Bronchopulmonary dysplasia is the most common pulmonary complication diagnosed in preterm infants, and is closely associated with hyperoxia.28 Previous data have suggested that inflammation, oxidative stress, and apoptosis are key pathogenic mechanisms in BPD.29 Extensive investigative studies have demonstrated the role of SIRT3 as a mitochondrial deacetylase in the regulation of mitochondrial DNA damage in both AECs and lung diseases.3032 Therefore, the present study explored the function of SIRT3 in BPD, and found that SIRT3 was lowly expressed in hyperoxia-induced lung tissues and A549 cells. Overexpression of SIRT3 improved hyperoxia-induced inflammation, oxidative stress, and apoptosis. In addition, SIRT3 overexpression also inhibited the acetylation level of FOXO1 and activated FOXO1 expression. However, knockdown of FOXO1 reversed the effect of SIRT3 overexpression on hyperoxia-induced A549 cells.

Hyperoxia therapy is employed to improve respiratory distress in neonates, children, and adults.16 However, high concentrations of oxygen produce a large number of toxic products, such as ROS, hydrogen peroxide, and free radicals in the body, and premature infants are not able to remove these toxic products in time.33 ROS metabolites play a vital role in the pathogenesis of BPD, which interfere with cell metabolism and inhibit the synthesis of protease and DNA, resulting in extensive cell and tissue damage.34 In addition, high concentrations of oxygen cause nonspecific changes, such as pulmonary edema, inflammatory fibrin deposition, and decreased lung surface activity.35 A549 cells are not only cancer cells but also a type of lung epithelial cells that can be used to study BPD.24,36,37

Therefore, the present study used a concentration of 90% O2 to induce neonatal rats and A549 cells to establish animal model and cell models of BPD, respectively. After 14 days of induction with 90% O2, the alveolar wall was thickened in lung tissues, indicating that the BPD model was successfully established. It was previously found that SIRT3 expression was reduced in hyperoxia-induced lung tissues and A549 cells.38 The present study found that SIRT3 was similarly downregulated in a significant manner in hyperoxia-induced lung tissues and A549 cells, suggesting that aberrant SIRT3 expression was closely associated with BPD. Inflammation has been a key part of BPD pathogenesis,13 since hyperoxia induces excessive generation of ROS, thus causing lung epithelial cell damage, increasing lung permeability, and activating the release of inflammatory factors.39 This was also confirmed by the increased levels of IL-1β, IL-6, and TNF-α found in the tracheal aspirates of BPD patients.40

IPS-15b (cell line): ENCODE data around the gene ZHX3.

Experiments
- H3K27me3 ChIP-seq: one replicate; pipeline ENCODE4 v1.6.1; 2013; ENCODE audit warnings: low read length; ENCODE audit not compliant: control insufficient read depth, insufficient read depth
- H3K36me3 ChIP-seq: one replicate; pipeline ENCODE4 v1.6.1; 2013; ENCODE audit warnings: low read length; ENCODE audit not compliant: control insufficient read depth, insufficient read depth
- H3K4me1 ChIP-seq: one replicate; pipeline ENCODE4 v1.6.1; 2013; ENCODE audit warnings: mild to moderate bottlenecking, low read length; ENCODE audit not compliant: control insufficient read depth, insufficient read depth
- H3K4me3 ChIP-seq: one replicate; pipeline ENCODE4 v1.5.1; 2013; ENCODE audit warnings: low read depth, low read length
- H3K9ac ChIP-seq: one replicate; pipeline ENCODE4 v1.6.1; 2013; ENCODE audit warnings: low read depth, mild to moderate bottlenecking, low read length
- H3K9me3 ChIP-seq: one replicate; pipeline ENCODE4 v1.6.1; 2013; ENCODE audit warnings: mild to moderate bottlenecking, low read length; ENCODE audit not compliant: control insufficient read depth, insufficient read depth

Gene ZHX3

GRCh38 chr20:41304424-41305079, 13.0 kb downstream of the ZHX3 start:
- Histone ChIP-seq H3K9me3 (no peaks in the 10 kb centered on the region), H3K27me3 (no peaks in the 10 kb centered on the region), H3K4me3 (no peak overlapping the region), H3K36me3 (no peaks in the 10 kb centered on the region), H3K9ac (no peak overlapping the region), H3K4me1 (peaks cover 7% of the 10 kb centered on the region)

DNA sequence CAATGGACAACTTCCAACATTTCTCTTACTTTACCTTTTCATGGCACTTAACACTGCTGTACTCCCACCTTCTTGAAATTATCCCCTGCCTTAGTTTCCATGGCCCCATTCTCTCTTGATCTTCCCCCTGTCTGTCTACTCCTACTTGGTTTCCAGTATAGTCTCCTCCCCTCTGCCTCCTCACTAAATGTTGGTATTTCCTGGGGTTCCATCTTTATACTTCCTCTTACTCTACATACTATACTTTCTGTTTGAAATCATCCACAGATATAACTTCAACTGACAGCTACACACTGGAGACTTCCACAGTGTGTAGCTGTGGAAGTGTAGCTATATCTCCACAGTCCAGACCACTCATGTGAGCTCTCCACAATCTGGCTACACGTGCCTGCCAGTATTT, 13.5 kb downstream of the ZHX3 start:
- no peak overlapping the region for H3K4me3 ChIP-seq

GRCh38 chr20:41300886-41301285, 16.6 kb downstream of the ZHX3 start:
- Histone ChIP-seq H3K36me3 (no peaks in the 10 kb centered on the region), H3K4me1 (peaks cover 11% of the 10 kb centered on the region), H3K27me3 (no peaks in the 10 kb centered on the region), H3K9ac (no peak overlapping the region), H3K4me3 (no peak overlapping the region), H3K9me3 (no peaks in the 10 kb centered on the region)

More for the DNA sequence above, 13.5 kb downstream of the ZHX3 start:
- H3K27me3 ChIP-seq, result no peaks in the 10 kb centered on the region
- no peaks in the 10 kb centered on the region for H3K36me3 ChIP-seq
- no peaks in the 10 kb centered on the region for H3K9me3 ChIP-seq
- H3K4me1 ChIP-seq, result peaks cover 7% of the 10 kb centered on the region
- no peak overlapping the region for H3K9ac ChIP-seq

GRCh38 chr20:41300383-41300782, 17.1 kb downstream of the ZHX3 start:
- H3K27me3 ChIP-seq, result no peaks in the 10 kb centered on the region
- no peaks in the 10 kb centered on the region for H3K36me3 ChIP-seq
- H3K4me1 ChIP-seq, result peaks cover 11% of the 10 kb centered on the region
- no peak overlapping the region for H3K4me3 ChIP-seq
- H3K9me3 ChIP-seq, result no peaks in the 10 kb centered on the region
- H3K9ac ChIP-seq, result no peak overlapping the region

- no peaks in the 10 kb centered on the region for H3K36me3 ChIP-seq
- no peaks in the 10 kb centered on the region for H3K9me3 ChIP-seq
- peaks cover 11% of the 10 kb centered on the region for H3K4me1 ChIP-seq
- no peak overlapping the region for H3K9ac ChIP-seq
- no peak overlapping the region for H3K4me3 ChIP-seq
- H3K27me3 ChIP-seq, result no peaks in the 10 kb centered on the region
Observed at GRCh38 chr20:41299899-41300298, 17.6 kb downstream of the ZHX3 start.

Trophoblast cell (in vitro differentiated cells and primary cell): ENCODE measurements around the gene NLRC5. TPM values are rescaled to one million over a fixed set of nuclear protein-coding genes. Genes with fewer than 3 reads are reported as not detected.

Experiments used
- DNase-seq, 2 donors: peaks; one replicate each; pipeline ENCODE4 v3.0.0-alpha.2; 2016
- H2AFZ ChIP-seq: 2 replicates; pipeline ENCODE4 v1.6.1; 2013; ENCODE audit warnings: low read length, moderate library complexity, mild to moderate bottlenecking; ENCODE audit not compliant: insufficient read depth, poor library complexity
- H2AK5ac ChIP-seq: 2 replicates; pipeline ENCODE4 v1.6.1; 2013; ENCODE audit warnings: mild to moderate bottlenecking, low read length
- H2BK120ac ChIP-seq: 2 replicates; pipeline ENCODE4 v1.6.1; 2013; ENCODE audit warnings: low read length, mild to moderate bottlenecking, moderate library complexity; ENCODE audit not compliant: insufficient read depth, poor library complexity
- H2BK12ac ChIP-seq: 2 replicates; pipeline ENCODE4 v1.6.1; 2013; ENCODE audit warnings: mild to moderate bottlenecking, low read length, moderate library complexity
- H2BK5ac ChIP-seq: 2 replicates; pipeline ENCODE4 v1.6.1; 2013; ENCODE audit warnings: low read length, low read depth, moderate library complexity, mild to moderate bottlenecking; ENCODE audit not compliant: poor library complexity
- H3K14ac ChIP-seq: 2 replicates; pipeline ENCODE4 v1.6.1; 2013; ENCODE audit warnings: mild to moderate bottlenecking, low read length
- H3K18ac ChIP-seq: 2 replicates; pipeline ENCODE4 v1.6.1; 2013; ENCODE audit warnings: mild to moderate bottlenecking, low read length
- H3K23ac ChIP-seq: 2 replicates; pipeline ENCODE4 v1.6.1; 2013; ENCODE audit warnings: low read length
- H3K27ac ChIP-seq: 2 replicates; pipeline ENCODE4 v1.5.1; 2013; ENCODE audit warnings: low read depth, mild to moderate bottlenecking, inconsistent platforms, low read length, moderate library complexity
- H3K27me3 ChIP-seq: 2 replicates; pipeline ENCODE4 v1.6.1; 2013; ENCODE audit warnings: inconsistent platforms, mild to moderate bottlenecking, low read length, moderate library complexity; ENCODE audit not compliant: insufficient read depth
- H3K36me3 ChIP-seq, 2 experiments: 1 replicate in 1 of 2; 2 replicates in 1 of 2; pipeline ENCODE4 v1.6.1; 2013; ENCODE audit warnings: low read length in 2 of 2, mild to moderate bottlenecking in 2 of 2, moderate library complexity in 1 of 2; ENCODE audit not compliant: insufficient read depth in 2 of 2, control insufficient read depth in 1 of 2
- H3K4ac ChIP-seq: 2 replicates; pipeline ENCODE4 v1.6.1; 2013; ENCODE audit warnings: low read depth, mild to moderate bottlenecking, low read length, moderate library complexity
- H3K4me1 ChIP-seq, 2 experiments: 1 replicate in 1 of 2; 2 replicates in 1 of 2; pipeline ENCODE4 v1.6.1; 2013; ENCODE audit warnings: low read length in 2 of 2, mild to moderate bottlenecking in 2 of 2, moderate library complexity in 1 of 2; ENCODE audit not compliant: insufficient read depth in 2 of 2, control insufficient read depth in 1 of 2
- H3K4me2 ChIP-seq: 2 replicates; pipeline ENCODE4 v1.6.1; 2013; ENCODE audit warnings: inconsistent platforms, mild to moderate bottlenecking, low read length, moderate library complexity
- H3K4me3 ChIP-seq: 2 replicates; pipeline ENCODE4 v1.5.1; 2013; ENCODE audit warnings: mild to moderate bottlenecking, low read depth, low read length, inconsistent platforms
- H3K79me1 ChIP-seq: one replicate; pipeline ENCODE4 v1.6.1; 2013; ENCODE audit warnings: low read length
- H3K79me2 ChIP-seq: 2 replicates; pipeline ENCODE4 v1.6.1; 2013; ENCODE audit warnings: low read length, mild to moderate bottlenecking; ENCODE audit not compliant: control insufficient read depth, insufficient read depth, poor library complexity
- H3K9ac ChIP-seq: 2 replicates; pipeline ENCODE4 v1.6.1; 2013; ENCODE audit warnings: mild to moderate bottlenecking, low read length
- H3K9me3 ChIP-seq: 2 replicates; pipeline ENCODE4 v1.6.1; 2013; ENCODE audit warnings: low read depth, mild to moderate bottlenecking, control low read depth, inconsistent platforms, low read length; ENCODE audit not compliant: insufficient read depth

SIRT3 has been reported to have anti-inflammatory effects in a variety of diseases. For instance, SIRT3 overexpression inhibits TNF-α-induced inflammation in human and neonatal rat cardiomyocytes.41 SIRT3 inhibits macrophage-mediated inflammation in wound repair.42 Activation of SIRT3 also suppresses inflammatory response and reduces lung injury.9 Therefore, an overexpression plasmid of SIRT3 was constructed in the present study. It was observed that the elevated levels of pro-inflammatory factors induced by hyperoxia were significantly reduced upon SIRT3 overexpression, suggesting that overexpression of SIRT3 improved the inflammatory response of A549 cells.

Increasing evidence is discovered that oxidative stress plays an important role in the development of BPD43 by targeting immature AECs exposed to high oxygen levels.1 A previous study has also reported that oxidative stress-mediated apoptosis of AECs is involved in hyperoxia-induced lung injury in neonatal rats,44 since oxidative stress causes overproduction of ROS in cells and damages mitochondrial proteins, lipids, and mitochondrial DNA.45 SIRT3 is a regulator of antioxidant response and mitochondrial homeostasis.46 It has been reported that SIRT3 indirectly reduces the generation of ROS by promoting electron transport through deacetylation of electron transport chain complex.47 SIRT3 also prevents pulmonary fibrosis by inhibiting mitochondrial DNA damage and apoptosis in AECs.12

These findings indicate the inhibitory effect of SIRT3 on oxidative stress. Furthermore, overexpression of SIRT3 significantly reduces ROS levels in A549 cells through upregulation of P53 and P21 protein levels.48 Similarly, the present study also found that SIRT3 overexpression significantly reduced ROS and MDA levels, and increased SOD levels, suggesting that the upregulation of SIRT3 could alleviate oxidative stress caused by high oxygen levels.